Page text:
* Euro zone growth seen at 0.5 pct in 2012
* Greek debt/GDP ratio seen at 198.3 pct in 2012
* Belgian debt/GDP seen rising above 100 pct in 2013
By Jan Strupczewski
BRUSSELS, Nov 10 Euro zone economic growth will
slow sharply next year as weak confidence undermines investment
and consumption and tighter fiscal policies reduce domestic
demand, the European Commission said on Thursday.
"Growth has stalled in Europe, and there is a risk of a new
recession," Vice-President for Economic and Monetary Affairs
Olli Rehn said in a statement.
In its twice-yearly economic forecasts for the 27 countries
of the European Union, the EU executive said it expected
economic growth in the 17 countries sharing the euro to slow to
0.5 percent in 2012 from an expected 1.5 percent this year.
Growth is to pick up to 1.3 percent in 2013, the Commission
forecast. The European Central Bank forecast in September that
euro zone growth in 2012 would be between 0.4 and 2.2 percent
after 1.4-1.6 percent this year.
The Commission expects the euro zone economy to contract 0.1
percent quarter-on-quarter in the last three months of 2011 and
sees zero growth quarter-on-quarter in the first three months of
"We do not expect a recession in our baseline scenario. But
the probability of a more protracted period of stagnation is
high. Given the unusually high uncertainty around key policy
decisions, a deep and prolonged recession complemented by
continued market turmoil cannot be excluded," the Commission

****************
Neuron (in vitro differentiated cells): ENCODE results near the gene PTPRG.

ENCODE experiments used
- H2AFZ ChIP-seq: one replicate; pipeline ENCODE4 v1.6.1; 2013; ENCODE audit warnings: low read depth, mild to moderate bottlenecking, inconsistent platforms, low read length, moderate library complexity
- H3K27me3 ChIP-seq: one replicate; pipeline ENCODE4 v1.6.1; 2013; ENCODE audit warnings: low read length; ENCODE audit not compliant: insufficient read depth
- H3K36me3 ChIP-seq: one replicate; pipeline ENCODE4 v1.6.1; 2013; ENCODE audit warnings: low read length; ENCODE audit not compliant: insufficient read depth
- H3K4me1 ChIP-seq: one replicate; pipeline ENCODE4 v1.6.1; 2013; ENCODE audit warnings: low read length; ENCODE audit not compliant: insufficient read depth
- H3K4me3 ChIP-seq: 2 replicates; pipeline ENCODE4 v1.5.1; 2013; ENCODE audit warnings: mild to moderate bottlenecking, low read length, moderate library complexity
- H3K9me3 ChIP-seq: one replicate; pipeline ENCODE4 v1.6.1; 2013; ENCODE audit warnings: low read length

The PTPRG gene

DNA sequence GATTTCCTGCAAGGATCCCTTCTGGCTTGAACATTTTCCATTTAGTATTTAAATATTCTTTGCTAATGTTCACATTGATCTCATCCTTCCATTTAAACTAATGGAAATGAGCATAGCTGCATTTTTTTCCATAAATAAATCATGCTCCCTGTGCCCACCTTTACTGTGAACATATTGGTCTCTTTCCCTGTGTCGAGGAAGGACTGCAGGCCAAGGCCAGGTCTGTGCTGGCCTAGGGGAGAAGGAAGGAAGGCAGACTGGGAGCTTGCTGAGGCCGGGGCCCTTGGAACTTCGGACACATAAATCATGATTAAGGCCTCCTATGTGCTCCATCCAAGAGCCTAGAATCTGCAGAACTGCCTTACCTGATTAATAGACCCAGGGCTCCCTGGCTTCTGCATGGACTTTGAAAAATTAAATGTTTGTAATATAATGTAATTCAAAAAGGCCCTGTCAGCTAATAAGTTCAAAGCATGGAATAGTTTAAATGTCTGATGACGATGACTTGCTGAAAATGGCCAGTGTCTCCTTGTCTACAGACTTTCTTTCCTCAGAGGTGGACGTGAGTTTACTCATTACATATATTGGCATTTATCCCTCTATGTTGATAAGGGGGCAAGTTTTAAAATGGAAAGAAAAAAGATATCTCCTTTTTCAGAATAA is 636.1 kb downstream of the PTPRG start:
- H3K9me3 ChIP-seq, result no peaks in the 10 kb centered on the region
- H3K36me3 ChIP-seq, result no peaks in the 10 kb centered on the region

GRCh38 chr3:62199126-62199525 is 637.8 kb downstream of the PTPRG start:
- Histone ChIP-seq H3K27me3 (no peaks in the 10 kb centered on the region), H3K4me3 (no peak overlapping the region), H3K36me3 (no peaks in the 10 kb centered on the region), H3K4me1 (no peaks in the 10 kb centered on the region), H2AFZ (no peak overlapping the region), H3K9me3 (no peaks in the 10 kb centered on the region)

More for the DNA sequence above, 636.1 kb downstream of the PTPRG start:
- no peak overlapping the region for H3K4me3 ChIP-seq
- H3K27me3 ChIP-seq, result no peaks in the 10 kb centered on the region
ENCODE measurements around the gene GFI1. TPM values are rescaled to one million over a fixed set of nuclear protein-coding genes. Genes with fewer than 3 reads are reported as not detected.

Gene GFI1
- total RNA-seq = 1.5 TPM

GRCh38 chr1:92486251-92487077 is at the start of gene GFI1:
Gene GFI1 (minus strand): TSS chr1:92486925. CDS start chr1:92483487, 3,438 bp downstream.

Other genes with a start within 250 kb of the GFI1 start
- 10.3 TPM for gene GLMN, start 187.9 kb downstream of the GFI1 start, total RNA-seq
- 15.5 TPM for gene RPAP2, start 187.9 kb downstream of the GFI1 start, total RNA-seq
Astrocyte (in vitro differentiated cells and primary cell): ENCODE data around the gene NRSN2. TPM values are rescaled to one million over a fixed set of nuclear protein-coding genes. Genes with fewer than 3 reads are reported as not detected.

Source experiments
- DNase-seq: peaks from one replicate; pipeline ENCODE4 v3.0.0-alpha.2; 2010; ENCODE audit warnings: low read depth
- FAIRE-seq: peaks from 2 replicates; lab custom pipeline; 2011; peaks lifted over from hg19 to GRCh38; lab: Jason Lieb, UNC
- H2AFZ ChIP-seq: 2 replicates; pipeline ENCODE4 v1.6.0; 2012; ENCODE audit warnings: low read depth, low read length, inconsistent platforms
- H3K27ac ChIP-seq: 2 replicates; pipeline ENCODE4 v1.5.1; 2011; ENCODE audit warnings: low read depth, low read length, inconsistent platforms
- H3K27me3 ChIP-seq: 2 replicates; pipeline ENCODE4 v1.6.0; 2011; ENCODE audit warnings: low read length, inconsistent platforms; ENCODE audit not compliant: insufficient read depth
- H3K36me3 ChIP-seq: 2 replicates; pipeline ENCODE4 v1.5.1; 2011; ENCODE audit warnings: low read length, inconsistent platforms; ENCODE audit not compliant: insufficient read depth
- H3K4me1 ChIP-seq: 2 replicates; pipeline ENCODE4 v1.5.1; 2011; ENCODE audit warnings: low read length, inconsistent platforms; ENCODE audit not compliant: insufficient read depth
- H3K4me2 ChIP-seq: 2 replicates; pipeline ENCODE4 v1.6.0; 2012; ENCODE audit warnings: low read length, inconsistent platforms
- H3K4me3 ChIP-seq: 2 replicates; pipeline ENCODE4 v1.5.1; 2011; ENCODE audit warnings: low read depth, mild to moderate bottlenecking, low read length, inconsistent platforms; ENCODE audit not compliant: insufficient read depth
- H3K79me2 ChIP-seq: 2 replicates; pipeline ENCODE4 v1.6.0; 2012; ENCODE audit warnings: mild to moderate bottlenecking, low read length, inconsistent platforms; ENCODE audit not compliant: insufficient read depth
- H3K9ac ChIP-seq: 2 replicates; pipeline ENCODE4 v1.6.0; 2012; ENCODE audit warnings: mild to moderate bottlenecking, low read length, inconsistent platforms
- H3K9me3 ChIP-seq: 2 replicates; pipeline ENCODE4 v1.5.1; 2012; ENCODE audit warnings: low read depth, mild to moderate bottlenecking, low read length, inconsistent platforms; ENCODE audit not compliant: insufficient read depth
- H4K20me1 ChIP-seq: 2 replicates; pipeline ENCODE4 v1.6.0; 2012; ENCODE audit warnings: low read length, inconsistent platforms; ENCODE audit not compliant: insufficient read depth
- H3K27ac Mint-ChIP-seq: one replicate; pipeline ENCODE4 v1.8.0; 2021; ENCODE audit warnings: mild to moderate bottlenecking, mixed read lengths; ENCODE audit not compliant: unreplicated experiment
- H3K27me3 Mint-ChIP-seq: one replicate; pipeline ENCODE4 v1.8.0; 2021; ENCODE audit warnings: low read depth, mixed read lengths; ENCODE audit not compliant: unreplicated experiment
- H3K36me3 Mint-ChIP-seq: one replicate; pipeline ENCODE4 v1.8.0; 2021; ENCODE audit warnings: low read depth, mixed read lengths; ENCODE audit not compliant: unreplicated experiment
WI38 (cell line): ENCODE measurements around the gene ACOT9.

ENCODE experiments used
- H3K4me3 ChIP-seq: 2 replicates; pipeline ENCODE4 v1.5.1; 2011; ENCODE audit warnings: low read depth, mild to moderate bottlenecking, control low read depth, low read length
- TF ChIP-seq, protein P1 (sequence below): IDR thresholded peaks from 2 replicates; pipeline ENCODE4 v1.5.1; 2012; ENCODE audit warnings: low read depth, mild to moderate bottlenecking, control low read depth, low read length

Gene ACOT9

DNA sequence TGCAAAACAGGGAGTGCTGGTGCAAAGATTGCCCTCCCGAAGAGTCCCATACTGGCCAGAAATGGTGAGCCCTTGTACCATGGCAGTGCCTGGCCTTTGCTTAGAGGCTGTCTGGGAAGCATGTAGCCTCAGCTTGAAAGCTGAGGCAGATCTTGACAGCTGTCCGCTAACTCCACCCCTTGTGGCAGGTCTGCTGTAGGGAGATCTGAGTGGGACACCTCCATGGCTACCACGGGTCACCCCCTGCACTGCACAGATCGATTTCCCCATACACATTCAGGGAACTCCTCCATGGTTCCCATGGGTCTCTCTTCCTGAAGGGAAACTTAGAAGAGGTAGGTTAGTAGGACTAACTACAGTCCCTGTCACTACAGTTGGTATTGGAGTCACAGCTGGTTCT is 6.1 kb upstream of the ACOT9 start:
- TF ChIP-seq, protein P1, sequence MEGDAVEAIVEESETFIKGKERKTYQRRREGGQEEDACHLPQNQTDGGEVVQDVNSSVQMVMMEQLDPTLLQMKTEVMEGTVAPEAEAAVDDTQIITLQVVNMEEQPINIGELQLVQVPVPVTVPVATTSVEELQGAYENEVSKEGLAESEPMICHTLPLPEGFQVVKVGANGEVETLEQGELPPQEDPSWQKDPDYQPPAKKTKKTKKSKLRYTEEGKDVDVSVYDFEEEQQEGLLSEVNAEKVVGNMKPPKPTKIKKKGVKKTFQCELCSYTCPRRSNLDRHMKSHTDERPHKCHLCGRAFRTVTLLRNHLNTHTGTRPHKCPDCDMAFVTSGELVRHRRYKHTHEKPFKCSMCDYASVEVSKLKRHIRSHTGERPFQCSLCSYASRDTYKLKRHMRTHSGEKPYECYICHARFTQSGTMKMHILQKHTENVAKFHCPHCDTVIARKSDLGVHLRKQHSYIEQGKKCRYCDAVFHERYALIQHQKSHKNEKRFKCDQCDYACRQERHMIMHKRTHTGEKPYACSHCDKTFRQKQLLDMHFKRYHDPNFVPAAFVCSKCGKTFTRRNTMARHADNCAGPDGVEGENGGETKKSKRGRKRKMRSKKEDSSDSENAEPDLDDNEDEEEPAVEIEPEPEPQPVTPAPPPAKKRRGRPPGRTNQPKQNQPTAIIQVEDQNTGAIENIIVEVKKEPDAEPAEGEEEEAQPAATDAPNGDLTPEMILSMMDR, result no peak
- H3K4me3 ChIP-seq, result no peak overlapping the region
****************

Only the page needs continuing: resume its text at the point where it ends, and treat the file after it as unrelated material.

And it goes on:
NO IMPROVEMENT SEEN IN EU EMPLOYMENT
Consumer price growth in the euro zone should also slow
sharply, to 1.7 percent in 2012 from 2.6 percent expected in
2011, the Commission said.
Inflation is then to decelerate even further to 1.6 percent
in 2013 -- well within the ECB's target of below, but close to 2
percent. The ECB forecast in September that inflation would be
in a range of 2.5-2.7 percent in 2011 and 1.2-2.2 percent in
"While jobs are increasing in some member states, no real
improvement is forecast in the unemployment situation in the EU
as a whole," Rehn said.
"The key for the resumption of growth and job-creation is
restoring confidence in fiscal sustainability and in the
financial system and speeding up reforms to enhance Europe's
growth potential," he said.
Markets are concerned that public finances in Greece,
Portugal, Ireland are unsustainable and effectively refuse to
lend to them.
Italy, which has public debt of 120 percent of GDP, and very
slow growth, has become the latest market concern and its
borrowing costs soared to unsustainable levels on Wednesday.
The Commission forecast that Italian public debt would
remain unchanged at 120.5 percent of GDP next year and ease to
118.7 percent in 2013 -- on the assumption of unchanged
Italy's budget deficit is to shrink to 2.3 percent of GDP
next year and 1.2 percent in 2013, from 4.0 percent expected
The country that started the euro zone sovereign debt
crisis, Greece, will see its public debt rise to 162.8 percent
of GDP this year from 144.9 percent in 2010 and then to 198.3
percent in 2012 and 198.5 percent in 2013, assuming unchanged
Greece, with the help of euro zone leaders, has negotiated a
debt reduction deal with private investors of 50 percent in
October, but its details have yet to be worked out.
(Reporting by Jan Strupczewski, editing by Luke Baker and